This convergence of faith and politics is exactly what the nation’s Founders sought to avoid. Many of these men were deeply religious, but they were only an ocean removed from the religious strife that had plagued Europe for centuries. With these experiences in mind, they created a Constitution that doesn't contain a single mention of God and prohibits religious tests for those seeking office.
Their vision is at serious risk today. History has shown with tragic consistency that an intimate relationship between religion and politics does irreparable damage to both -- from the crusades of medieval times to the terrorism of modern times. Constant use of the God strategy by political leaders encourages just such a relationship. When George W. Bush justifies the Iraq War by saying that liberty is “God’s gift to humanity” (2003 State of the Union) and that America’s “calling” is to deliver that gift to the Iraqi people (countless times), he is offering something quite like a divine vision for U.S. foreign policy.
It is precisely this conflation of abstract claims about God with the concrete goals of the state that led esteemed religion scholar R. Scott Appleby to call the administration’s rhetoric about spreading freedom and liberty “a theological version of Manifest Destiny.” At a minimum, this approach risks repeating the errors of the original manifest destiny: unduly emphasizing the norms and values of white, conservative Protestants at the expense of those who will not or cannot conform.
Just as important, pairing religious doctrine with public policy encourages moderate citizens to conclude that the U.S. government’s actions are the will of God -- or at least congruent with such wishes -- and therefore beyond question. Dogmatic political voices and hints of divinely inspired policy are not the ingredients of a robust republic; they’re the recipe for hubris, jingoism, and the decline of democracy. These are disquieting possibilities, but the words of our political leaders in recent decades have moved America toward them. Both the Gospel of John and the record of evils past teach one thing: in the beginning, always, are words.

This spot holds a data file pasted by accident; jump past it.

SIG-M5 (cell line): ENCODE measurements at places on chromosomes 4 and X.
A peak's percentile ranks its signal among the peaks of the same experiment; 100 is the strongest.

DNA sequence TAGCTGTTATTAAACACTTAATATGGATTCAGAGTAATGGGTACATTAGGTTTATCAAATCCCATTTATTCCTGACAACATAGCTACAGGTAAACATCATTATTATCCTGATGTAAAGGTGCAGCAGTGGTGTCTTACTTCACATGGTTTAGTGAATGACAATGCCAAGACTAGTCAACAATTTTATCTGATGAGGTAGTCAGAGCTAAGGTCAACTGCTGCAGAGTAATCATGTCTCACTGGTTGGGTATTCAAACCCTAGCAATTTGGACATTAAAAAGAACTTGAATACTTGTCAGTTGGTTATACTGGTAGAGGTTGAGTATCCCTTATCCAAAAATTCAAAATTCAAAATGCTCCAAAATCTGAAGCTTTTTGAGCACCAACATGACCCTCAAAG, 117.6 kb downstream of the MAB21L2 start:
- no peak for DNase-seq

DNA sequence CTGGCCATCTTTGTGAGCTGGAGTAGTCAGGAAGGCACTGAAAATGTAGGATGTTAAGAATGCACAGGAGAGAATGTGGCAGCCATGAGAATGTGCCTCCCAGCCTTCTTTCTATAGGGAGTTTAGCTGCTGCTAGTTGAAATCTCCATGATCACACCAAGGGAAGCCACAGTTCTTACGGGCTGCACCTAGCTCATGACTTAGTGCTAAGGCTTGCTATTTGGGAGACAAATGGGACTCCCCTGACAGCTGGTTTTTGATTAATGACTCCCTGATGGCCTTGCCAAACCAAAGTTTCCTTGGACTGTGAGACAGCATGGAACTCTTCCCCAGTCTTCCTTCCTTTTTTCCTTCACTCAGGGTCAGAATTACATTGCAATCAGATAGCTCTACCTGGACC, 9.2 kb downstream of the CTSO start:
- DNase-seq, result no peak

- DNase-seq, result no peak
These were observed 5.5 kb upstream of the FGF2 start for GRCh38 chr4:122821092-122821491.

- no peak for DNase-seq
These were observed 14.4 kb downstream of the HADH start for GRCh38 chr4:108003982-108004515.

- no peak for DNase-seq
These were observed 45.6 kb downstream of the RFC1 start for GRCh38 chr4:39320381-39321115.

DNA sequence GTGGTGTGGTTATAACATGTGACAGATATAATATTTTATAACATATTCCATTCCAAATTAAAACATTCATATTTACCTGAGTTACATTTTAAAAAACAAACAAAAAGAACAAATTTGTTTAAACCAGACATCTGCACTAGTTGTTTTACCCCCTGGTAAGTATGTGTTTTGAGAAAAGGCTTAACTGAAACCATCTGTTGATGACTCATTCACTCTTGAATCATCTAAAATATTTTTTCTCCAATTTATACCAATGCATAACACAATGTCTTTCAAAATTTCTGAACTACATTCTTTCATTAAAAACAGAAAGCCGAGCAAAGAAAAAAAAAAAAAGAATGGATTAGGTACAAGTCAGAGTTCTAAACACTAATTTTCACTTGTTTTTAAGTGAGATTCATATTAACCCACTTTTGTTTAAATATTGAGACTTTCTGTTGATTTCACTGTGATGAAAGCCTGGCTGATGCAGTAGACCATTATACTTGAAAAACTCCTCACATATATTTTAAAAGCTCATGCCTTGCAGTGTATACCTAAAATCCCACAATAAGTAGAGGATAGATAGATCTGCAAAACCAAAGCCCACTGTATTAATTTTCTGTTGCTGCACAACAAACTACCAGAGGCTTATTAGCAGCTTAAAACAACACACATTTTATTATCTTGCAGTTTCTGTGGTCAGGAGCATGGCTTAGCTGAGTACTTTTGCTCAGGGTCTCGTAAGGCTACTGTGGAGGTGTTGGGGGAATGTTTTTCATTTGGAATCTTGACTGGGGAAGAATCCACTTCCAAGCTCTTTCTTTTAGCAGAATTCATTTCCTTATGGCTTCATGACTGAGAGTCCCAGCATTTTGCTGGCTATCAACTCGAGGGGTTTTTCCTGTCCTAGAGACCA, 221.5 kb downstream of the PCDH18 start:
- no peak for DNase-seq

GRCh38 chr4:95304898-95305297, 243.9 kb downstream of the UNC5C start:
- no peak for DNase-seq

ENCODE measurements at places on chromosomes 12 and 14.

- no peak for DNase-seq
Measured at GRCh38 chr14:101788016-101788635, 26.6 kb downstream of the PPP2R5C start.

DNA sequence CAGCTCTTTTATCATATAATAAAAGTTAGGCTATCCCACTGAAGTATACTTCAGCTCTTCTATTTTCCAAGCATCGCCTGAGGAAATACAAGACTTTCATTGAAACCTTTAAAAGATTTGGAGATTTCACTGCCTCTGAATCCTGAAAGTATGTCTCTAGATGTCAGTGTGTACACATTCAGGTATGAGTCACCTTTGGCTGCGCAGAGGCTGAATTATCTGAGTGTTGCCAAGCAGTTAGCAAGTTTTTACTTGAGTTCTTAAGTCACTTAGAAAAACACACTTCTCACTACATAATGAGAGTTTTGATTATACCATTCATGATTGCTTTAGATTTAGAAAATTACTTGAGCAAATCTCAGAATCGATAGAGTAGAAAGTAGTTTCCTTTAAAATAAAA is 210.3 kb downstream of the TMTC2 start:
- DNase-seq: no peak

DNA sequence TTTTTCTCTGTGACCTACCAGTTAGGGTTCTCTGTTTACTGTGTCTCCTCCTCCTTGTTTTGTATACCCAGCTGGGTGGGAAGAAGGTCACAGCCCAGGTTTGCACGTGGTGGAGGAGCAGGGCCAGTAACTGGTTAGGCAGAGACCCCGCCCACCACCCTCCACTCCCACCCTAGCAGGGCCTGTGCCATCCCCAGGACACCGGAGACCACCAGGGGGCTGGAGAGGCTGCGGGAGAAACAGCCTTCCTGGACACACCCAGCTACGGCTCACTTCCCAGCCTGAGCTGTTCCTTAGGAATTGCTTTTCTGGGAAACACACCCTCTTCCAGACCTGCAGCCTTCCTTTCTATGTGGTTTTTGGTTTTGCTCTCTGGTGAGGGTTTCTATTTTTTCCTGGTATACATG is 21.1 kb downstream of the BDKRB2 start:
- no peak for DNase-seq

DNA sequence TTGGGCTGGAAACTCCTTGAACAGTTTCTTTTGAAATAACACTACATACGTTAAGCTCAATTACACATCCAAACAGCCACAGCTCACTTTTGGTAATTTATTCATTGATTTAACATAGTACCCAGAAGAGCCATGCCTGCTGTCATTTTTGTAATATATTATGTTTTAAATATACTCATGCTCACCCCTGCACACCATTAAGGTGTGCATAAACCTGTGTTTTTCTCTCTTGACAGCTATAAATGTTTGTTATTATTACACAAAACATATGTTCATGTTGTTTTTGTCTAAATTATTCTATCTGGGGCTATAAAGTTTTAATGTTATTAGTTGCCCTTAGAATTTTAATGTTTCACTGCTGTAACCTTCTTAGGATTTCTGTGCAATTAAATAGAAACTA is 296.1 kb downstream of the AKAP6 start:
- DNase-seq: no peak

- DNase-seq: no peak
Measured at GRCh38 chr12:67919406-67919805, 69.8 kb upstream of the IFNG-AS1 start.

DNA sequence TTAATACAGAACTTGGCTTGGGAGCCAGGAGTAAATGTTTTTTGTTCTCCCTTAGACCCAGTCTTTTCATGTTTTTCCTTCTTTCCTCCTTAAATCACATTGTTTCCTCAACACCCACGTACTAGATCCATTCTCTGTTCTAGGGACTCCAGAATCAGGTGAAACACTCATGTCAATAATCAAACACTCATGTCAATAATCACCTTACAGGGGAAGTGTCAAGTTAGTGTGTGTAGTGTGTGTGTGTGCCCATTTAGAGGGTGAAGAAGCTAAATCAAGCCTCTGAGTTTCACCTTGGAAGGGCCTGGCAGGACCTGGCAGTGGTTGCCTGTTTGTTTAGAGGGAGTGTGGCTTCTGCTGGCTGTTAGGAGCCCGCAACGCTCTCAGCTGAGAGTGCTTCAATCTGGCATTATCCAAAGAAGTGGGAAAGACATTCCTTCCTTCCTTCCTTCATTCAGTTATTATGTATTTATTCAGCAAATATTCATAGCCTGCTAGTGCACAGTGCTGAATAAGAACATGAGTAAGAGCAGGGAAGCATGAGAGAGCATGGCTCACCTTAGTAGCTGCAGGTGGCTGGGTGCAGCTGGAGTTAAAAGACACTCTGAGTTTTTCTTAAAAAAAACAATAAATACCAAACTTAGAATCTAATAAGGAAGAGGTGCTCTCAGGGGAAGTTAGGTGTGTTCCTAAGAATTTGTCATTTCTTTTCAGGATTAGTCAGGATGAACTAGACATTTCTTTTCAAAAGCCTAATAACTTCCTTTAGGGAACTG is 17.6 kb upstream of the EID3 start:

To concretely grasp what is at stake, we might recall John Kennedy's address before conservative Protestant clergy in September 1960. Unlike current candidates, the Catholic Kennedy declared: "I believe in an America where the separation of church and state is absolute," "I believe in a president whose views on religion are his own private affair," and that he would make decisions "without regard to outside religious pressure or dictates." Such a presidency was essential, he said, because "Today, I may be the victim, but tomorrow it may be you — until the whole fabric of our harmonious society is ripped apart."
At this rate we'll soon be there. Tragically, we may already be.
December 19, 2007
Faith and Politics
Street Prophets has a very interesting post on historical trends in religious/political speak. They tracked the usage of religious speech from our Presidents from FDR forward and discovered that talking about God in speeches has soared since Ronald Reagan. What is more interesting, to me at least, is the type of invocation. Presidents prior to Reagan were far more likely to speak about God in a "please help us" type of way--what they term speaking as "petitioner." But recent Presidents are more likely to speak as "prophet; that is, the wording suggests that one has knowledge of divine wishes and desires."